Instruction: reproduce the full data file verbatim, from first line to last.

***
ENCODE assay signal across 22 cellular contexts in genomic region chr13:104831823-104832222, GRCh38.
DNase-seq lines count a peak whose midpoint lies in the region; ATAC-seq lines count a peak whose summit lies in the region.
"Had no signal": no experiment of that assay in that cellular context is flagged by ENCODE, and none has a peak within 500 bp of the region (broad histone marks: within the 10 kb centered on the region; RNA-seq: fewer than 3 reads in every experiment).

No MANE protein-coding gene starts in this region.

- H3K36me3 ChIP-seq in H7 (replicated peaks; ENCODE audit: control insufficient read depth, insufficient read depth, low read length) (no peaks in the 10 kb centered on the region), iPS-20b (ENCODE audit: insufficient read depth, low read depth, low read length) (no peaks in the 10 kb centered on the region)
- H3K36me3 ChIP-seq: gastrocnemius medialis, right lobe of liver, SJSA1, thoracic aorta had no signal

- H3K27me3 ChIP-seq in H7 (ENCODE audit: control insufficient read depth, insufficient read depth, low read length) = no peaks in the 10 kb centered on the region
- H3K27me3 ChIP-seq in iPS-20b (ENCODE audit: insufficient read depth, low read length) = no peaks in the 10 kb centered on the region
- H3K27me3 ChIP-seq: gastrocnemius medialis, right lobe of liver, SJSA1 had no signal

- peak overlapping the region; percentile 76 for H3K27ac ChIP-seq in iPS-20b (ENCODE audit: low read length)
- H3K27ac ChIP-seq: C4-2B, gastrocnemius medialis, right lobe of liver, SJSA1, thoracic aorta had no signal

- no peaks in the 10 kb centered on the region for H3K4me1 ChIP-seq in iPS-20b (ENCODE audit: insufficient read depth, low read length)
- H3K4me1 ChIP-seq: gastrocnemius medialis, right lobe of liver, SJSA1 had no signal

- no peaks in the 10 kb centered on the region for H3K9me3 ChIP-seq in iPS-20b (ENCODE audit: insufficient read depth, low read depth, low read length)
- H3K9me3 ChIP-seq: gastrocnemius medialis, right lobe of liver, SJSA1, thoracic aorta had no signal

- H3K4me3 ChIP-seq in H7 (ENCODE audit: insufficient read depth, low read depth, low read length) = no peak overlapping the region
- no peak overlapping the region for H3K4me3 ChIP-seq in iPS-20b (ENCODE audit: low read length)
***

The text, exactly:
ENCODE assay signal across 22 cellular contexts in genomic region chr13:104831823-104832222, GRCh38.
DNase-seq lines count a peak whose midpoint lies in the region; ATAC-seq lines count a peak whose summit lies in the region.
"Had no signal": no experiment of that assay in that cellular context is flagged by ENCODE, and none has a peak within 500 bp of the region (broad histone marks: within the 10 kb centered on the region; RNA-seq: fewer than 3 reads in every experiment).

No MANE protein-coding gene starts in this region.

- H3K36me3 ChIP-seq in H7 (replicated peaks; ENCODE audit: control insufficient read depth, insufficient read depth, low read length) (no peaks in the 10 kb centered on the region), iPS-20b (ENCODE audit: insufficient read depth, low read depth, low read length) (no peaks in the 10 kb centered on the region)
- H3K36me3 ChIP-seq: gastrocnemius medialis, right lobe of liver, SJSA1, thoracic aorta had no signal

- H3K27me3 ChIP-seq in H7 (ENCODE audit: control insufficient read depth, insufficient read depth, low read length) = no peaks in the 10 kb centered on the region
- H3K27me3 ChIP-seq in iPS-20b (ENCODE audit: insufficient read depth, low read length) = no peaks in the 10 kb centered on the region
- H3K27me3 ChIP-seq: gastrocnemius medialis, right lobe of liver, SJSA1 had no signal

- peak overlapping the region; percentile 76 for H3K27ac ChIP-seq in iPS-20b (ENCODE audit: low read length)
- H3K27ac ChIP-seq: C4-2B, gastrocnemius medialis, right lobe of liver, SJSA1, thoracic aorta had no signal

- no peaks in the 10 kb centered on the region for H3K4me1 ChIP-seq in iPS-20b (ENCODE audit: insufficient read depth, low read length)
- H3K4me1 ChIP-seq: gastrocnemius medialis, right lobe of liver, SJSA1 had no signal

- no peaks in the 10 kb centered on the region for H3K9me3 ChIP-seq in iPS-20b (ENCODE audit: insufficient read depth, low read depth, low read length)
- H3K9me3 ChIP-seq: gastrocnemius medialis, right lobe of liver, SJSA1, thoracic aorta had no signal

- H3K4me3 ChIP-seq in H7 (ENCODE audit: insufficient read depth, low read depth, low read length) = no peak overlapping the region
- no peak overlapping the region for H3K4me3 ChIP-seq in iPS-20b (ENCODE audit: low read length)